[2] In collaboration with the European Center for Research and Teaching in Environmental Geosciences (Aix-Marseille Université/CNRS/IRD/Collège de France), Laboratoire des Sciences du Climat et de l'Environnement (CEA/CNRS/UVSQ) and the 'De la préhistoire à l'actuel : culture, environnement et anthropologie' Laboratory (CNRS/Université Bordeaux 1/Ministère de la culture et de la communication/INRAP).


Story Source:

The above story is based on materials provided by CNRS (Délégation Paris Michel-Ange). Note: Materials may be edited for content and length.


Journal Reference:

  1. María Fernanda Sánchez Goñi, Edouard Bard, Amaelle Landais, Linda Rossignol, Francesco d’Errico. Air–sea temperature decoupling in western Europe during the last interglacial–glacial transition. Nature Geoscience, 2013; DOI: 10.1038/ngeo1924

Cite This Page:

CNRS (Délégation Paris Michel-Ange). "Paradox of polar ice sheet formation solved." ScienceDaily. ScienceDaily, 2 September 2013. <www.sciencedaily.com/releases/2013/09/130902101530.htm>.
CNRS (Délégation Paris Michel-Ange). (2013, September 2). Paradox of polar ice sheet formation solved. ScienceDaily. Retrieved November 24, 2014 from www.sciencedaily.com/releases/2013/09/130902101530.htm
CNRS (Délégation Paris Michel-Ange). "Paradox of polar ice sheet formation solved." ScienceDaily. www.sciencedaily.com/releases/2013/09/130902101530.htm (accessed November 24, 2014).

Share This


More From ScienceDaily



More Earth & Climate News

Monday, November 24, 2014

Featured Research

from universities, journals, and other organizations


Featured Videos

from AP, Reuters, AFP, and other news services

Car Park Solution for Flexible Green Energy

Car Park Solution for Flexible Green Energy

Reuters - Innovations Video Online (Nov. 24, 2014) — A British solar power start-up says that by covering millions of existing car park spaces around the UK with flexible solar panels, the country's power problems could be solved. Suzannah Butcher reports. Video provided by Reuters
Powered by NewsLook.com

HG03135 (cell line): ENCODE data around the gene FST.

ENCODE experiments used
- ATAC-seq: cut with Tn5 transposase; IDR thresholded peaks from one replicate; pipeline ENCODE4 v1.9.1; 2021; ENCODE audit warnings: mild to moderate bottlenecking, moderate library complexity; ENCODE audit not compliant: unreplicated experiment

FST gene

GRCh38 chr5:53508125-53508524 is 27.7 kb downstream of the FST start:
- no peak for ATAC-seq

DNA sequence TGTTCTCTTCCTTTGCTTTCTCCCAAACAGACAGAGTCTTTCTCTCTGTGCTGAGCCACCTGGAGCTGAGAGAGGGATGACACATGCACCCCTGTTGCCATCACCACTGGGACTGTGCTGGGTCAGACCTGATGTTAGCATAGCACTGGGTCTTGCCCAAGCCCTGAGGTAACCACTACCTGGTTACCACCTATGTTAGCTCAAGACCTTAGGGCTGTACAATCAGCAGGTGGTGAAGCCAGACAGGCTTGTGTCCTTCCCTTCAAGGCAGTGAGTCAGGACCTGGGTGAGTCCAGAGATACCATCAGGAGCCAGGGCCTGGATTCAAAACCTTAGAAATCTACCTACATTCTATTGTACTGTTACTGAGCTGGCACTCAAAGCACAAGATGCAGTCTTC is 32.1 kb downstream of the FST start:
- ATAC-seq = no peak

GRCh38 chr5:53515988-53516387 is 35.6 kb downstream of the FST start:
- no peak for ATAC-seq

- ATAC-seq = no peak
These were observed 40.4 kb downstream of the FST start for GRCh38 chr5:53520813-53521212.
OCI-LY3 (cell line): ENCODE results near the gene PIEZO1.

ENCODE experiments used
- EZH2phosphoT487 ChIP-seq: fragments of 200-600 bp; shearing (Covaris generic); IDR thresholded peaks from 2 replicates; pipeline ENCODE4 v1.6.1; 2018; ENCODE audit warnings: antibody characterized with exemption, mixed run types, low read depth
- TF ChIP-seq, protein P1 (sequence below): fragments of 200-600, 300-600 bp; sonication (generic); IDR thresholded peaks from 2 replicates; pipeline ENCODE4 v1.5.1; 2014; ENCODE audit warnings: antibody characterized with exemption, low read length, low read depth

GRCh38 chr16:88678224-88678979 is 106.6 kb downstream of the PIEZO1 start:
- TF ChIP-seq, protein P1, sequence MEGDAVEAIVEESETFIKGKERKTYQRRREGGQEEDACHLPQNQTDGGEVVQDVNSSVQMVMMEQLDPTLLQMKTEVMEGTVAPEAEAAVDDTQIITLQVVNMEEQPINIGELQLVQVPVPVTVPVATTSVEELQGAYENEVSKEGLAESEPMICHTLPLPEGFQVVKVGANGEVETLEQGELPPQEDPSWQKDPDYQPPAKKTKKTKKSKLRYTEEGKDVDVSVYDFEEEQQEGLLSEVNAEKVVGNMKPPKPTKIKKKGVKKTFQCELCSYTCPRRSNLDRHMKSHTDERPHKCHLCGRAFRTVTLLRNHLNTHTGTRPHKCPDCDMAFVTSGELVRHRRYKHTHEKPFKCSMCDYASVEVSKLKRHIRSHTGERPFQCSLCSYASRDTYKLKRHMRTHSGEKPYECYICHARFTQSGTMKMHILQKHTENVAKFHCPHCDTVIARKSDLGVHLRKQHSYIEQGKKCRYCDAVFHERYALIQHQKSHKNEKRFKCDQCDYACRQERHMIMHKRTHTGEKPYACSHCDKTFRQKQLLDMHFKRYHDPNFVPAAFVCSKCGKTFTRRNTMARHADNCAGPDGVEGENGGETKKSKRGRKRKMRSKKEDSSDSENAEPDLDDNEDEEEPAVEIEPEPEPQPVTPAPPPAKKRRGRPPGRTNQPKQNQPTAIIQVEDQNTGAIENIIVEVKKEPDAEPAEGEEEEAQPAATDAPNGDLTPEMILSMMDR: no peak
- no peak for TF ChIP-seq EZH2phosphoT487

Ebola-Hit Sierra Leone's Late Cocoa Leaves Bitter Taste

Ebola-Hit Sierra Leone's Late Cocoa Leaves Bitter Taste

AFP (Nov. 23, 2014) — The arable district of Kenema in Sierra Leone -- at the centre of the Ebola outbreak in May -- has been under quarantine for three months as the cocoa harvest comes in. Duration: 01:32 Video provided by AFP
Powered by NewsLook.com
NY Gov. on Flood Prep: 'prepared for the Worst'

NY Gov. on Flood Prep: 'prepared for the Worst'

AP (Nov. 23, 2014) — First came the big storm. Now comes the big melt for residents of flood-prone areas around Buffalo. New York's governor says officials are preparing for the worst as the temperature is expected to rise and potentially melt several feet of snow. (Nov. 23) Video provided by AP
Powered by NewsLook.com
Anglerfish Rarely Seen In Its Habitat Will Haunt You

Anglerfish Rarely Seen In Its Habitat Will Haunt You

Newsy (Nov. 22, 2014) — For the first time Monterey Bay Aquarium recorded a video of the elusive, creepy and rarely seen anglerfish. Video provided by Newsy
Powered by NewsLook.com

Search ScienceDaily

Number of stories in archives: 140,361

Find with keyword(s):
 
Enter a keyword or phrase to search ScienceDaily for related topics and research stories.

Save/Print:
Share:  

Breaking News:

Strange & Offbeat Stories

 

Plants & Animals

Earth & Climate

Fossils & Ruins

In Other News

... from NewsDaily.com

Science News

Health News

Environment News

Technology News



Save/Print:
Share:  

Free Subscriptions


Get the latest science news with ScienceDaily's free email newsletters, updated daily and weekly. Or view hourly updated newsfeeds in your RSS reader:

Get Social & Mobile


Keep up to date with the latest news from ScienceDaily via social networks and mobile apps:

Have Feedback?


Tell us what you think of ScienceDaily -- we welcome both positive and negative comments. Have any problems using the site? Questions?
Mobile iPhone Android Web
Follow Facebook Twitter Google+
Subscribe RSS Feeds Email Newsletters
Latest Headlines Health & Medicine Mind & Brain Space & Time Matter & Energy Computers & Math Plants & Animals Earth & Climate Fossils & Ruins